Taking a Shot at Public Health

As a firefighter/paramedic, I’m embarrassed over the scene being created by health care workers (including nurses, medics, and firefighters) refusing flu vaccination. The consequences are serious: they cast public doubt over the best tactic we have to prevent spread of influenza in our communities. Vaccines have slashed death rates from twenty five diseases. Get a flu shot in the fall and you are half as likely to die during winter as people who don’t. When physicians, nurses, medics, and firefighters get flu vaccines, their patients are also less likely to die.

Flu is serious – it kills more than 36,000 Americans every year, the majority of victims over 65 years old. The H1N1 virus causes relatively mild illness in healthy adults but threatens the lives of the very young and weak. It is a robust virus that spread worldwide like wildfire and never went away. It is now a pandemic, and H1N1 shows every indication that it is here for the winter, if not longer. We have no better public health tool than vaccination to protect our children and each other.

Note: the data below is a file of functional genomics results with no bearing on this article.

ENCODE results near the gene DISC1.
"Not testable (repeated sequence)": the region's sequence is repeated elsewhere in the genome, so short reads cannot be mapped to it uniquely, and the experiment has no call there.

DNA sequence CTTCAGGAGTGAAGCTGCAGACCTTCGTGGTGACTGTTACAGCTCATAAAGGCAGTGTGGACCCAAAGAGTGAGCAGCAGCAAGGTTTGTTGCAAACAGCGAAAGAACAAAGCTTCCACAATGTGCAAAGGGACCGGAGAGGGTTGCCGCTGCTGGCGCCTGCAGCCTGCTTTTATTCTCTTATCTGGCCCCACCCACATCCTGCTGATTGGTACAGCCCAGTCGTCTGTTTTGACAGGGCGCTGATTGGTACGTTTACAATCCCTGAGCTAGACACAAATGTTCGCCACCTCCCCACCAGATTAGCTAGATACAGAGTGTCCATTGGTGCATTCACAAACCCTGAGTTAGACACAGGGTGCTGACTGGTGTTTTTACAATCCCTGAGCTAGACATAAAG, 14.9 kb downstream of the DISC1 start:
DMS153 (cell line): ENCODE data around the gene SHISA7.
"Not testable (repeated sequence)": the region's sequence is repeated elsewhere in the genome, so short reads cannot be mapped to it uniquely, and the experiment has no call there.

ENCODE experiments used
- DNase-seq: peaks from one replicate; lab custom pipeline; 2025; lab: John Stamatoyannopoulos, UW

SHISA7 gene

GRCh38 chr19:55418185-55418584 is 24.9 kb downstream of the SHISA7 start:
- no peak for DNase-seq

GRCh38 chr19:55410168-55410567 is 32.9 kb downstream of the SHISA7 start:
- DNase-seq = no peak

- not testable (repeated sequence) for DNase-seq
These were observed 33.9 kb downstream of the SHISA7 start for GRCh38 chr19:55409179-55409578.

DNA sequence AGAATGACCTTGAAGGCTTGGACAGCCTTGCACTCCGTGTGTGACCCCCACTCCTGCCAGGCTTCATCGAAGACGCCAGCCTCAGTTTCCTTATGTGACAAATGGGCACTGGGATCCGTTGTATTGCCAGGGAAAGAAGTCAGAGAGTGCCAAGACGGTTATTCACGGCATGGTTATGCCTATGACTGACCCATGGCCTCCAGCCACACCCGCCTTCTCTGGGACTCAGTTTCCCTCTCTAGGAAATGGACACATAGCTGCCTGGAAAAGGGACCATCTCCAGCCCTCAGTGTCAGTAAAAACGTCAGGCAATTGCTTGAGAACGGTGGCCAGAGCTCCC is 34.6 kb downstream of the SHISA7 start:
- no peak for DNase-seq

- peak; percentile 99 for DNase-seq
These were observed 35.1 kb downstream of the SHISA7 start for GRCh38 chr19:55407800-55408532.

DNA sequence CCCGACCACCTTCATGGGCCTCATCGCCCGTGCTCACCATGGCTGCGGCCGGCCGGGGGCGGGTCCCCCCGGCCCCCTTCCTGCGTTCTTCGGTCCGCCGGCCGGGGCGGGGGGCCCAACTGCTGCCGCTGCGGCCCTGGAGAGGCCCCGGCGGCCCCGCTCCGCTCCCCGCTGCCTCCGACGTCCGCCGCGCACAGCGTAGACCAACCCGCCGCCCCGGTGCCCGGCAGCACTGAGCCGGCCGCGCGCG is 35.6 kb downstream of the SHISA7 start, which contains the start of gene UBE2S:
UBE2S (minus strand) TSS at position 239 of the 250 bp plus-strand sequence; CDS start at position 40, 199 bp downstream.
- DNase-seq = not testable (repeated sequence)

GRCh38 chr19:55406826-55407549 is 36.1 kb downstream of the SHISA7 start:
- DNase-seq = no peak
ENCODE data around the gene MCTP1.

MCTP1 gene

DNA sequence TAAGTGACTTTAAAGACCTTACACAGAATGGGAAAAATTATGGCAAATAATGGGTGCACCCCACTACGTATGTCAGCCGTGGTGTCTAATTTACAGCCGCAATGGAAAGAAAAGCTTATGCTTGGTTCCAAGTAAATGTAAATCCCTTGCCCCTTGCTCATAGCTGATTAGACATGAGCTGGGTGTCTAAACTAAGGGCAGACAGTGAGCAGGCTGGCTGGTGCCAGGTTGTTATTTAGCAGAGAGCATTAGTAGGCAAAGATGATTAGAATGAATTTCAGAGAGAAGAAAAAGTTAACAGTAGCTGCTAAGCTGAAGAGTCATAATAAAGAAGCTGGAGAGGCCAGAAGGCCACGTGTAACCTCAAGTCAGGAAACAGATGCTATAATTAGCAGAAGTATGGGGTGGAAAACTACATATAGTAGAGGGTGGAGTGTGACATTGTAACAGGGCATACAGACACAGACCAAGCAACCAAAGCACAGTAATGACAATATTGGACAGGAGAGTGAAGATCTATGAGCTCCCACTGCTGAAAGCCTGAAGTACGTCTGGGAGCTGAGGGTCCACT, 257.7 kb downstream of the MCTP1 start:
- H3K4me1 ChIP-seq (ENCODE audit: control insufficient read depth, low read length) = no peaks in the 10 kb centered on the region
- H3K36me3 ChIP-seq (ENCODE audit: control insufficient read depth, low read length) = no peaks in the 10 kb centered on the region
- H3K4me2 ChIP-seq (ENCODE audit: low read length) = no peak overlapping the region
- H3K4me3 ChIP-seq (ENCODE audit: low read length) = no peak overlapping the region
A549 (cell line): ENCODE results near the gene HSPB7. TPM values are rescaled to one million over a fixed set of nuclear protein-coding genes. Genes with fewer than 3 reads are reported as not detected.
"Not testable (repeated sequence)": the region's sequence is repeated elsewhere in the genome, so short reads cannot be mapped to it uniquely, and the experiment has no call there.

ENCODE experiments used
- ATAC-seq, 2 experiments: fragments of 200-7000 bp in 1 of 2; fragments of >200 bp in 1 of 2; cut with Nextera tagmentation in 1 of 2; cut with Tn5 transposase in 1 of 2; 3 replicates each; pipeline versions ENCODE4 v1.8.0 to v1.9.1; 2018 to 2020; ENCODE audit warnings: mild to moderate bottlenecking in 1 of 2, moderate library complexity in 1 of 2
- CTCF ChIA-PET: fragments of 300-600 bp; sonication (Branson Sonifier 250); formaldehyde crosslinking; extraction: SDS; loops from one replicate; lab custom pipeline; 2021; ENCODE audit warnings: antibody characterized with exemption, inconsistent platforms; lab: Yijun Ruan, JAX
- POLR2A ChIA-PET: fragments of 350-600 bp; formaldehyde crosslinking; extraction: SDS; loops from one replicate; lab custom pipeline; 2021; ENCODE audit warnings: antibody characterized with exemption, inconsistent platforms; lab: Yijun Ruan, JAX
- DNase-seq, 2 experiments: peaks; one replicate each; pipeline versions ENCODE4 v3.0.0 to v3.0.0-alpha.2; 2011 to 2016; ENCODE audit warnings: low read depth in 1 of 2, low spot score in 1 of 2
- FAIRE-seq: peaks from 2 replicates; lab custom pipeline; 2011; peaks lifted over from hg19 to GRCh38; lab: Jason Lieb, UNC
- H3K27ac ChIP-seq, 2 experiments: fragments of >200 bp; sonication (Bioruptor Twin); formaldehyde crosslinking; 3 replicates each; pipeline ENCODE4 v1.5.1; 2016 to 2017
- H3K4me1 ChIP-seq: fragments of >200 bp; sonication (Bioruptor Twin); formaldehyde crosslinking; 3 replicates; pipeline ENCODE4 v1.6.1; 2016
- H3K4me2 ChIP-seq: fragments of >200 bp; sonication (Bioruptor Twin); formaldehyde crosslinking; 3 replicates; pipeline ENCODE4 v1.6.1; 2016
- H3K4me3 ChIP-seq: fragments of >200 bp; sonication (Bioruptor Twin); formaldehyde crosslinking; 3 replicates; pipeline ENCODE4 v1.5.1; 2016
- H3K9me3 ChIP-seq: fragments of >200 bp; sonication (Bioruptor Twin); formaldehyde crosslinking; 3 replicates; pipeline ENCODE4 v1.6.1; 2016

So is there danger in the vaccine? Not at all. The danger is in unvaccinated people, and especially unvaccinated health care workers. While firefighters and paramedics are less likely than their patients to get sick with the flu, they readily carry the virus to others, infecting vulnerable patients as well as their own friends and families.

Firefighters are not just inhabitants of their communities; they are public role models. We have a moral and ethical duty to make responsible choices and act with the understanding that others are watching. Lives are on the line in your home and in the communities you serve.

Mike McEvoy
EMS Editor
Fire Engineering